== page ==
Friday, May 15, 2009

World Information Society Day 2009

May 17 is World Information Society Day. To understand its significance in history, it is important to journey back 144 years ago. That same day in 1865, the first International Telegraph Convention was signed and the International Telegraph Union (the second-oldest international organization in existence) was established. That same institution became the International Telecommunications Union in 1947 – the same year that the transistor was first demonstrated, with the solid-state computer soon to follow. Since 1969, May 17 has been celebrated as the World Telecommunication Day. Thirty-seven years later, following the World Summit on the Information Society, the United Nations General Assembly adopted a resolution which identifies 17 May as World Information Society Day. The day is intended to remind the world of the vision of the World Summit on the Information Society, which promised to build “a people-centred, inclusive and development-oriented information society” based on fundamental human rights. According to the UN resolution, the Day will "help to raise awareness of the possibilities that the use of the Internet and other information and communication technologies (ICTs) can bring to societies and economies, as well as of ways to bridge the digital divide".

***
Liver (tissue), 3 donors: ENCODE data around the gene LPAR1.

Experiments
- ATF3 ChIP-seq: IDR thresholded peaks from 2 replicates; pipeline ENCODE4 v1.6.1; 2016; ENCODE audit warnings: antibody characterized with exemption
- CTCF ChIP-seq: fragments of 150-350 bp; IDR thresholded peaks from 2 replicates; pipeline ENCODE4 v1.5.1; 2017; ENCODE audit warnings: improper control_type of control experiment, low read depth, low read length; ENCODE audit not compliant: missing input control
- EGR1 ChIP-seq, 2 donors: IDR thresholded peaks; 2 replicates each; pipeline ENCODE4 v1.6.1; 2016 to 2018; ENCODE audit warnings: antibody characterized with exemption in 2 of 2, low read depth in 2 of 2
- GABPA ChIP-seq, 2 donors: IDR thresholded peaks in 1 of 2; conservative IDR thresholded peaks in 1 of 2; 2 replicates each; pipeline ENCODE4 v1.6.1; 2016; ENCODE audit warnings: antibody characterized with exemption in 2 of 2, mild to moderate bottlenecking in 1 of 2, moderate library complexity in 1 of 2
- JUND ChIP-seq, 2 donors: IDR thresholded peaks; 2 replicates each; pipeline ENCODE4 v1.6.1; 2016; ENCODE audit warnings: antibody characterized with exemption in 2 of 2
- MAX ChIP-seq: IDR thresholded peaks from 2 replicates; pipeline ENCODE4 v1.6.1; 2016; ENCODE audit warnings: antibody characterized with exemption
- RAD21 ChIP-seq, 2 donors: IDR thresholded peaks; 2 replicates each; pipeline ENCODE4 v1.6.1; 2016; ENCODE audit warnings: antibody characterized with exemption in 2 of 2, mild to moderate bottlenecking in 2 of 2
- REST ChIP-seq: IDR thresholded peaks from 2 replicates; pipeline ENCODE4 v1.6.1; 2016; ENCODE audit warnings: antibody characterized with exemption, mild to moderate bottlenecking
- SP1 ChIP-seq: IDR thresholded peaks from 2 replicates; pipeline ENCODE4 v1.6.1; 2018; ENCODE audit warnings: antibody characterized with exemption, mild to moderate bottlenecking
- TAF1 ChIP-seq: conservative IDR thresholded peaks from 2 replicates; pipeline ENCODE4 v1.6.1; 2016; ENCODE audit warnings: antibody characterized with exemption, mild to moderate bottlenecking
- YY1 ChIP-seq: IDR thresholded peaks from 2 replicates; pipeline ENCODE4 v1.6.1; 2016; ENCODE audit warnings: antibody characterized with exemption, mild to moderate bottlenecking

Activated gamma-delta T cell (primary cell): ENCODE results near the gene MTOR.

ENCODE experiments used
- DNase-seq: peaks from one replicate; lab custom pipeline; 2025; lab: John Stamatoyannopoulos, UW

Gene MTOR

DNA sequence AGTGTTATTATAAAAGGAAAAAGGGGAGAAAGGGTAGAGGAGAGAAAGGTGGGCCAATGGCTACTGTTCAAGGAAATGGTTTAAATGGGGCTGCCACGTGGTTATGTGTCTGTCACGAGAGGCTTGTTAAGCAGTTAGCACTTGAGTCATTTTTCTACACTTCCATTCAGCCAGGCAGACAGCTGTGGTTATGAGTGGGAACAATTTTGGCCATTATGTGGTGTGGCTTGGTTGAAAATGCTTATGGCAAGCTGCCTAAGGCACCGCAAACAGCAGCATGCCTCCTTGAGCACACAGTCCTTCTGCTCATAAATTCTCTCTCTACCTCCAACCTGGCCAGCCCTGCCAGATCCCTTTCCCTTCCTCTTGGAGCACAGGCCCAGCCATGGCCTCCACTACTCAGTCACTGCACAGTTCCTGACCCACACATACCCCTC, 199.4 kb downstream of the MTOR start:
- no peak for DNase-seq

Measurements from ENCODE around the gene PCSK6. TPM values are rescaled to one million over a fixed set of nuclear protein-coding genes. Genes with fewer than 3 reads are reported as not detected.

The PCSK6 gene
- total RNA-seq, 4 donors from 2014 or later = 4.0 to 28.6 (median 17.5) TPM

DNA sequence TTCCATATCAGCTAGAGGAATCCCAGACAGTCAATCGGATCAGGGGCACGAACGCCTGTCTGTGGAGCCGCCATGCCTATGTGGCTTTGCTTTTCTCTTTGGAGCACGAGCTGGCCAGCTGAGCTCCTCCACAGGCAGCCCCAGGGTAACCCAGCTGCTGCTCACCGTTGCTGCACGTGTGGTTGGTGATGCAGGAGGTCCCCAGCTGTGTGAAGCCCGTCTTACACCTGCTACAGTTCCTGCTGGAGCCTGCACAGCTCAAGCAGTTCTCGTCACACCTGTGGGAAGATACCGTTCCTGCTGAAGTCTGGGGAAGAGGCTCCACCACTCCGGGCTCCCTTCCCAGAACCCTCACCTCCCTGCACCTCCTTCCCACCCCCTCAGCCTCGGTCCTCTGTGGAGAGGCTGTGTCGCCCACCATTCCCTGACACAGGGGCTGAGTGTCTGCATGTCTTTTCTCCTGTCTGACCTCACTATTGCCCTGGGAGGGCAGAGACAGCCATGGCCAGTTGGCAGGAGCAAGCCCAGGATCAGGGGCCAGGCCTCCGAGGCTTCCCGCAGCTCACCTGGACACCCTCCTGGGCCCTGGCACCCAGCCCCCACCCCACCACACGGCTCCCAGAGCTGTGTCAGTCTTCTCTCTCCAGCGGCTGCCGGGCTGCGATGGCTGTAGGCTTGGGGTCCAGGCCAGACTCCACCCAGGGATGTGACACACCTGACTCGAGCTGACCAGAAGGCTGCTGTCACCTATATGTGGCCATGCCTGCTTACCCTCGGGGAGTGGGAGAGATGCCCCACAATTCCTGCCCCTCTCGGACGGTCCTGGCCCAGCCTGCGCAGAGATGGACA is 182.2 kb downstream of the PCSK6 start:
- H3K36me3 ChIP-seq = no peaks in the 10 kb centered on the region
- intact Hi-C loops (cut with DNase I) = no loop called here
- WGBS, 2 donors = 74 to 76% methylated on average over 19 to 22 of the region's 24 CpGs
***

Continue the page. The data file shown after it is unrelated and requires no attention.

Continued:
The Nigerian telecommunications industry – which started with the postal system – is now over 100 years old, but it was only in 1999 that the National Policy on Telecommunications was launched. A National Policy on Information Technology followed in 2001, along with the establishment of the National Information Technology Development Agency, under the Federal Ministry of Science and Technology. Fortunately, Nigeria’s participation in the World Summit on the Information Society process helped shed more light on the need for Nigeria to benefit from the undeniable convergence that has brought Information Technology, telecommunications and content together for good. At about the same period in Nigeria’s history, a telecommunication revolution was born – with the number of telephone lines growing from 450,000 in 2000 to over 14 million lines in 2005, and now 66.6 million, thanks to independent regulation through the Nigerian Communications Commission, private sector participation, broadened competition, and consumer spending. Many benefits have come to the Nigerian Information Society since then, including a rapid rise in the number of Internet users from 200,000 in 2000 to 10 million today! Many of these users are also contributing to the growth of local content on the World Wide Web, which was previously lacking in content from Nigeria. The private sector and civil society (including the media) also continue to add immense value, using varied models to work towards the task of bridging the digital divide.